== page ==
The Sea King’s not done yet
It may be the oldest aircraft in the Air Force. It may even be slated for decommissioning and replacement. But the Sea King’s not done yet.
“That aircraft is still contributing significantly to current operations,” says Major Wayne Joy. As staff officer for the maritime helicopter project at 12 Wing Shearwater, he is responsible for all activities related to the transition from the CH-124 Sea King to the soon-to-arrive CH-148 Cyclone.
“It doesn’t do us any good as a community to focus on that system [CH-148]. That doesn’t drive what we do,” he continues. “What drives what we do is current operations, meeting the expectations of the country and the Navy, and getting out there and supporting those operations – be it in Haiti, the Horn of Africa or the Gulf [of Aden]. We are fully engaged in that, and we are very, very busy.”
That said, Maj Joy and many others at 12 Wing are also busy figuring out how best to use the Sea King to prepare the aircrew and technicians for the Cyclone. There is no comparison between a helicopter brought into service in 1963 and one introduced in 2010, Maj Joy says, but they are both maritime helicopters, and keeping those skill sets alive is vital.
“We still need to train aircrew and technicians to fly this thing because when we move into the new aircraft, we’re taking our community and converting it onto the new aircraft,” he explains. “If we were to let the Sea King community fizzle out, and then step into the new aircraft starting from zero, a lot of those maritime helicopter components would be lost, and the risk level for things like landing on a ship and operating a helicopter at sea goes high.”
The Sea King will continue flying well into 2012. Aircrew and technicians will be trained on the Sea King as long as they can gain six months of experience working with the CH-124 before entering conversion training for the CH-148.
In the meantime, a lot of work is going into easing the transition and equipping the CH-124 to mimic some of the capabilities of the Cyclone. Unlike the Sea King, the Cyclone is night-vision-goggle-compatible, which will take some getting used to by both pilots and crews.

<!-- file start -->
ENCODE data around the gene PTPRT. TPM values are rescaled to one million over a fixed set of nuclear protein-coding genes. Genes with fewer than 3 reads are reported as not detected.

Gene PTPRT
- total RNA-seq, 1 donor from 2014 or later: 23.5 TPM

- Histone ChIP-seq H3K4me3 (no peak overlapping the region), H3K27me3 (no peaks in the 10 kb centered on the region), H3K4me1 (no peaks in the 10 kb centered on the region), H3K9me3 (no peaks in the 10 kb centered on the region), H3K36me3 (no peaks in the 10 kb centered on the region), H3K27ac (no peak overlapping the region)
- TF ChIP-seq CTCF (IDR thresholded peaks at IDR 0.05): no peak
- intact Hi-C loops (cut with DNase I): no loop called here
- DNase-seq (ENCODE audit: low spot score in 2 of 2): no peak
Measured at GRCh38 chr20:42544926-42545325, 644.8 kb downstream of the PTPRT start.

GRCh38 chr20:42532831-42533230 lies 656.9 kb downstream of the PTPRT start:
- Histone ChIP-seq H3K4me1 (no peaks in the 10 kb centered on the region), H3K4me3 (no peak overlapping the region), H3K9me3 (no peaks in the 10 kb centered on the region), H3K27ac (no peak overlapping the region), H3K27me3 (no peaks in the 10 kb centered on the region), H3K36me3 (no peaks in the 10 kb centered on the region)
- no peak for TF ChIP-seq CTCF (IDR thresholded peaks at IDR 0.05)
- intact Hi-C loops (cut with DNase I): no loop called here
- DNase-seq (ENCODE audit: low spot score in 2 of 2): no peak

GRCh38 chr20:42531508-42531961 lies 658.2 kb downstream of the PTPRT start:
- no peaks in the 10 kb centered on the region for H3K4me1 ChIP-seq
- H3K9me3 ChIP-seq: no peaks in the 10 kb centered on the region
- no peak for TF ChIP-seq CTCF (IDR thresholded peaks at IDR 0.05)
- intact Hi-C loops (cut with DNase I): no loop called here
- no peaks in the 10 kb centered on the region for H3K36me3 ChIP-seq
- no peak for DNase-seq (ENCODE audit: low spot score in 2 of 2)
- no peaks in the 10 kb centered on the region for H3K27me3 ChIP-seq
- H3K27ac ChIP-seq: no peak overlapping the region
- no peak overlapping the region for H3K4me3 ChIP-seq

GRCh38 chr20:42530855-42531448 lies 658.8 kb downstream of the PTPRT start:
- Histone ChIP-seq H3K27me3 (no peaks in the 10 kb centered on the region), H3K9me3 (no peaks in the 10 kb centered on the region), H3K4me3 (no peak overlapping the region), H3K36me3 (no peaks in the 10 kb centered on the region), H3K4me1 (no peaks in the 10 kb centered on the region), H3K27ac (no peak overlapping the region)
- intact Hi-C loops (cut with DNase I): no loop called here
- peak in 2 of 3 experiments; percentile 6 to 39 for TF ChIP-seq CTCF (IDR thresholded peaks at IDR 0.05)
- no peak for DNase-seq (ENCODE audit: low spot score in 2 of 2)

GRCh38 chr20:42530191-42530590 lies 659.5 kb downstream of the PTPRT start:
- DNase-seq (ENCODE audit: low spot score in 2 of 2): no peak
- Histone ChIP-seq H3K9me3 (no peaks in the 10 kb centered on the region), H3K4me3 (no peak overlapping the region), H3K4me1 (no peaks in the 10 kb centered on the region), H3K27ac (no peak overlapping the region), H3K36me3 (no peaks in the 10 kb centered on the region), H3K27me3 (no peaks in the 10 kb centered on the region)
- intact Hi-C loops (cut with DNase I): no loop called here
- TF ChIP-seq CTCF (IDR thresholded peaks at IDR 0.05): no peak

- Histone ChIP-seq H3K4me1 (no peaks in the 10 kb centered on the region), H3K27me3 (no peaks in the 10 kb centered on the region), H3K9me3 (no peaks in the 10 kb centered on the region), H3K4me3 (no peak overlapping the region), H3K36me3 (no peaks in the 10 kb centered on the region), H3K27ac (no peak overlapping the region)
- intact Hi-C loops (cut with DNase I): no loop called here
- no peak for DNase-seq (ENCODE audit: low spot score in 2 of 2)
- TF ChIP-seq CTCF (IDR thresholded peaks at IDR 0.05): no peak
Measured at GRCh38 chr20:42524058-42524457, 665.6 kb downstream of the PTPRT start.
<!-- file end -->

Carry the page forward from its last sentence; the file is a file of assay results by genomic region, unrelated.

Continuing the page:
“We’re introducing night-vision goggles in the Sea King because, with the new aircraft, that’ll be part of our day-to-day operations, and operating with NVGs is significantly different from flying unaided,” Maj Joy explains. Flying with night-vision goggles means no depth perception, little to no peripheral vision and a lack of contrast in the image presented due to the green wash imposed by the goggles.
Another significant difference that Maj Joy and his team hope to prepare Sea King crews for is the overabundance of information that will be available on the Cyclone. Whereas the tactical crew on a Sea King must continually input information on contacts they are tracking, the numerous software systems in the Cyclone will enable it to track many contacts independently. This will allow the crew to take a more strategic role in analysing the data rather than constantly updating it.
To prepare the tactical crew for this flood of information, Maj Dwight Bazinet developed the augmented surface plot which fuses GPS with map information and radar. Instead of a straight radar image, the ASP presents the radar picture overlaid on a map of the area, with objects such as navigation buoys already identified so that the crew can focus their attention on other, more important, contacts. The ASP can also be loaded with information before a flight to simulate the conditions in a Cyclone and help the tactical crew learn how to manage the influx of data.
“The Sea King and the Cyclone are generations apart; no comparison can be made between where we are now and what we’re getting with this system,” says Maj Joy. “We have to demand more from the people who are operating the Sea King now because the new aircraft is going to demand so much more from them. That’s why ASP is so important, because they can sink their teeth into that and see how fundamentally different it’s going to be in the aircraft.”
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